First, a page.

April marks the advent of Vaisakhi, celebrated as a Sikh New Year with the birth of the Khalsa. Every year Sikh-Americans take out their large Nagar Kirtans (parades) from Sacramento to San Jose, Selma to Los Angeles, and Stockton to Bakersfield to enjoy a day of food, festivities, and faith.
Sikhs welcome their neighbors, renew their friendships, and make soon-to-be-forgotten resolutions. These celebrations are part of California’s fabric and have been celebrated by Sikhs since their first arrival in the early 1900s.
The early history of Sikhs in California was not always happy. Many white nationalists feared the “turban tide” as they termed the thousands of Sikhs entering the Golden State as students at the University of California, Berkeley, and as farmhands in the San Joaquin and Imperial valleys.
Racism and exclusion were common, and both federal and state legislatures often worked in sync. The Page Act of 1875 prohibited entry for Asian women. The California Alien Land Law of 1913 banned Asian property ownership. Finally, the Asiatic Barred Zone Act of 1917 completely halted Asian and Sikh immigration.
While the California of a bygone era is no longer recognizable, many Sikhs remain excluded from fully participating in electoral and civil life, and receiving the vital resources they need. The reason for this contemporary exclusion is rather tragic.
100 millionPunjabi speakers worldwide
The language of the Sikhs, and all who come from the land of Punjab, is not given proper recognition by the federal and state government. Punjabi is the 10th most spoken language in the world, with over 100 million speakers worldwide, also making it the third most spoken language in Canada and the fourth most spoken in the United Kingdom.
Punjabi is one of only 16 languages in California with over 100,000 speakers, far higher than more well-known languages such as Italian, Hmong and Portuguese.
In numerous Central Valley cities and counties, Punjabi is the third most spoken language, including Bakersfield, Kerman, Selma, Madera, Ceres and Yuba City. However, improper categorization of Punjabi by the U.S. Census and the California Secretary of State hinders language access for matters around health care access, voting rights, and other services.
The U.S. Census and the California Secretary of State bundle Punjabi with Bengali, Marathi, and Romany and names this grouping “Other Indic Languages,” which is then ignored by government officials. Other languages are viewed as individual units, so this clumping by census officials creates a situation where the specific needs of Punjabi-speaking individuals are neglected and overlooked.
In 1975, the federal Voting Rights Act was amended and added Section 203, which calls for voting materials – ballot, voter registration, candidate qualifying, polling place notices, sample ballots, instructional forms, voter information pamphlets, and absentee and regular ballots – to be provided in minority languages, where over 10,000 voting age citizens or over 5 percent of the county speak a single minority-language group.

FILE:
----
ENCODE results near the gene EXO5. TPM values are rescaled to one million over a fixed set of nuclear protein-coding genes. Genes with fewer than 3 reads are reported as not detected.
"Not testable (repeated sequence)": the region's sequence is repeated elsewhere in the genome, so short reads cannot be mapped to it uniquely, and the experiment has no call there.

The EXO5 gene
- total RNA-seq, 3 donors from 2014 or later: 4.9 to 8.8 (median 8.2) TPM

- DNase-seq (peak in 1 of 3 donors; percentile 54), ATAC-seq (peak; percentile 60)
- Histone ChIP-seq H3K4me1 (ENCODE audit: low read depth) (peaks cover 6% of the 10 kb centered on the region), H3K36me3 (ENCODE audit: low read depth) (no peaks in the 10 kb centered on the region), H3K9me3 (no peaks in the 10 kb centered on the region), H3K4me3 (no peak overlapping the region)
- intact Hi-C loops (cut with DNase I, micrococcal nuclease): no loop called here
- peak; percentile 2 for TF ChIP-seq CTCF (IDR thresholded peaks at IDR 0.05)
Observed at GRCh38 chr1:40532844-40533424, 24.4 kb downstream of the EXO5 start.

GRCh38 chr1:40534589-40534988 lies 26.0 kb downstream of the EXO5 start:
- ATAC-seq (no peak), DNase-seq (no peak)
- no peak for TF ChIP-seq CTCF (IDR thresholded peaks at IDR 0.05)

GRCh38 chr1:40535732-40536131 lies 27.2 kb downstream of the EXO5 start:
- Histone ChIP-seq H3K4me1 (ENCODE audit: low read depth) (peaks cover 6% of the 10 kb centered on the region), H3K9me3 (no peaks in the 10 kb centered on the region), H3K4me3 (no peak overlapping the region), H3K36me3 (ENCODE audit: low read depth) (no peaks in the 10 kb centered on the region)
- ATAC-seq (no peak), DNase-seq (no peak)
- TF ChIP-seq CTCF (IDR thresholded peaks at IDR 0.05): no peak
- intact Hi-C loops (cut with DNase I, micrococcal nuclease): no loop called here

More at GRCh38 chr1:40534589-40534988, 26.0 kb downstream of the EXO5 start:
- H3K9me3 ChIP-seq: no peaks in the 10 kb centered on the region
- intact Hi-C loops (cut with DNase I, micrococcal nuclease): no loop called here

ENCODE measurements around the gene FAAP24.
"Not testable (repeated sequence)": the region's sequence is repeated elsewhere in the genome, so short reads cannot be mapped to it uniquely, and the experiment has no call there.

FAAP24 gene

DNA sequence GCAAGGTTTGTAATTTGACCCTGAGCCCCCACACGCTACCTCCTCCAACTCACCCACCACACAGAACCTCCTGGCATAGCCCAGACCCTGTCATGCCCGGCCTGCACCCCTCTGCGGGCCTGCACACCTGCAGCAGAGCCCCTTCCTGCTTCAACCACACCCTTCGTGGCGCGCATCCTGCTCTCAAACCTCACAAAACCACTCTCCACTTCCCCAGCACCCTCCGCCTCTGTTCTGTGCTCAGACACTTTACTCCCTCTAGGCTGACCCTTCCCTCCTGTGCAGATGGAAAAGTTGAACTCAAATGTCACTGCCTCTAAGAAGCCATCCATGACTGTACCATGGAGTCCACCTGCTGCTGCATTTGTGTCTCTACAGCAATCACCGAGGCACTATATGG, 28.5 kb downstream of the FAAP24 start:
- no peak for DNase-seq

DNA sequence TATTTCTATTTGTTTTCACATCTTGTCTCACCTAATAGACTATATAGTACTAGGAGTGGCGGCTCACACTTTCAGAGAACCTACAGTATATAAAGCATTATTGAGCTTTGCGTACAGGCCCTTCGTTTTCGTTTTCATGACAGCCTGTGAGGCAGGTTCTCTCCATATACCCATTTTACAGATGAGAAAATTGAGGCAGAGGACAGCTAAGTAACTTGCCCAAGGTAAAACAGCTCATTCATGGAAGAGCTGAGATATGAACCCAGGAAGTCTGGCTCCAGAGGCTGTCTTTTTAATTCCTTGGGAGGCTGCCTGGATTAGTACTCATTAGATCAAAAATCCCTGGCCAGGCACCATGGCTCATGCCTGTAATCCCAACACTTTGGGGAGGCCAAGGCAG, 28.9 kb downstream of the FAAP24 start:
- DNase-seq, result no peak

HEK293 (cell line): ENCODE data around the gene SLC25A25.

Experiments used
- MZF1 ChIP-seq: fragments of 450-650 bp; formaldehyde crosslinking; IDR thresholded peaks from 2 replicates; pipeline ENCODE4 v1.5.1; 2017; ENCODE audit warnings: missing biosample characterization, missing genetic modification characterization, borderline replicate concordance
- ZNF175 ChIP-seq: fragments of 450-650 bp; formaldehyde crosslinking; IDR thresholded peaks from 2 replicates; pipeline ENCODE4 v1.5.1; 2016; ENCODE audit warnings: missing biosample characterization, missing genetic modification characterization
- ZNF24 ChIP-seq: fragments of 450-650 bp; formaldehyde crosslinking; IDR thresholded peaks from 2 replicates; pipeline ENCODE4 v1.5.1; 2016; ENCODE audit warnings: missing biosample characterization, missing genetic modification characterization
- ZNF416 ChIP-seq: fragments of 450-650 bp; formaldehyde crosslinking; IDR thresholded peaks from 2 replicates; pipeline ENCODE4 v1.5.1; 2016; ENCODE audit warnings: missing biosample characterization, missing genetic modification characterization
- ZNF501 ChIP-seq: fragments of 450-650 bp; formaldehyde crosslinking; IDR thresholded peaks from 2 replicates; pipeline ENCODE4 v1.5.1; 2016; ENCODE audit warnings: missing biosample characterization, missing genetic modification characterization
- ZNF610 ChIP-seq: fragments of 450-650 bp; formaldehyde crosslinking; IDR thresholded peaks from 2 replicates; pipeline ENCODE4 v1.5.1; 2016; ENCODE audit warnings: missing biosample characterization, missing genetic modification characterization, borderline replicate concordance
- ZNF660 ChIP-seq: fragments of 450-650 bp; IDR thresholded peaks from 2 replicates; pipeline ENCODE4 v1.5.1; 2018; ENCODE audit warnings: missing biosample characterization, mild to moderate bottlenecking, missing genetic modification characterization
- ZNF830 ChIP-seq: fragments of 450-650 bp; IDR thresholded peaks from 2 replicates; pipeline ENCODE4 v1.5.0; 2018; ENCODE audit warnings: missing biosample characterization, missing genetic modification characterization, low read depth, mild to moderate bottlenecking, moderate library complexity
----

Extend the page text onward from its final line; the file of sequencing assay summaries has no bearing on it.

The improper categorization of Punjabi leads to oversights and omissions. Counties such as Fresno, Sacramento, Los Angeles, Santa Clara, and Alameda each have over 10,000 “Other Indic Language” speakers, who are largely Punjabi. Even San Joaquin County will soon be approaching the threshold.
Punjabi is the 10th most spoken language in the world, also making it the third most spoken language in Canada and the fourth most spoken in the United Kingdom.
In Sutter County, where Sikhs have been elected mayors and make up nearly 10 percent of the county, the improper designation by the census and state has denied the residents Punjabi language materials and deters access for many individuals.
California Elections Code Section 14201, affirms: “It is the intent of the Legislature that non-English speaking citizens, like all other citizens, should be encouraged to vote.” Current state law designates 10 languages as meeting language-access thresholds: Spanish, Vietnamese, Chinese, Korean, Tagalog, Russian, Armenian, Khmer, Arabic, and Hmong.
Despite there being more Punjabi speakers with limited English proficiency than some of these languages, its exclusion limits the access for so many California residents.
The need for California and the federal government to rectify this matter is critical for providing access for all. Punjabi language speakers will continue to grow, as the last census demonstrates that the category to which Punjabi belongs had the fourth largest percentage increase between 2000 and 2011 in the entire nation.
Last week I joined a delegation from California to urge our Washington, D.C., lawmakers to ensure the necessary changes. We met with a positive response from all, especially Congressmen Jim Costa of Fresno, John Garamendi of Walnut Grove and David Valadao of Hanford. However, we hope to see changes at the state level even sooner.
This Vaisakhi, I, along with so many other Punjabi speakers in California, hope that our fellow Californians will strongly urge Secretary of State Alex Padilla and U.S. Census Bureau officials, who are gearing up for 2020, to make the necessary changes to count all citizens.
Deep Singh of Fresno is the executive director of the Jakara Movement, a youth development nonprofit and the largest Sikh volunteer organization in the United States. Connect with him at email@example.com.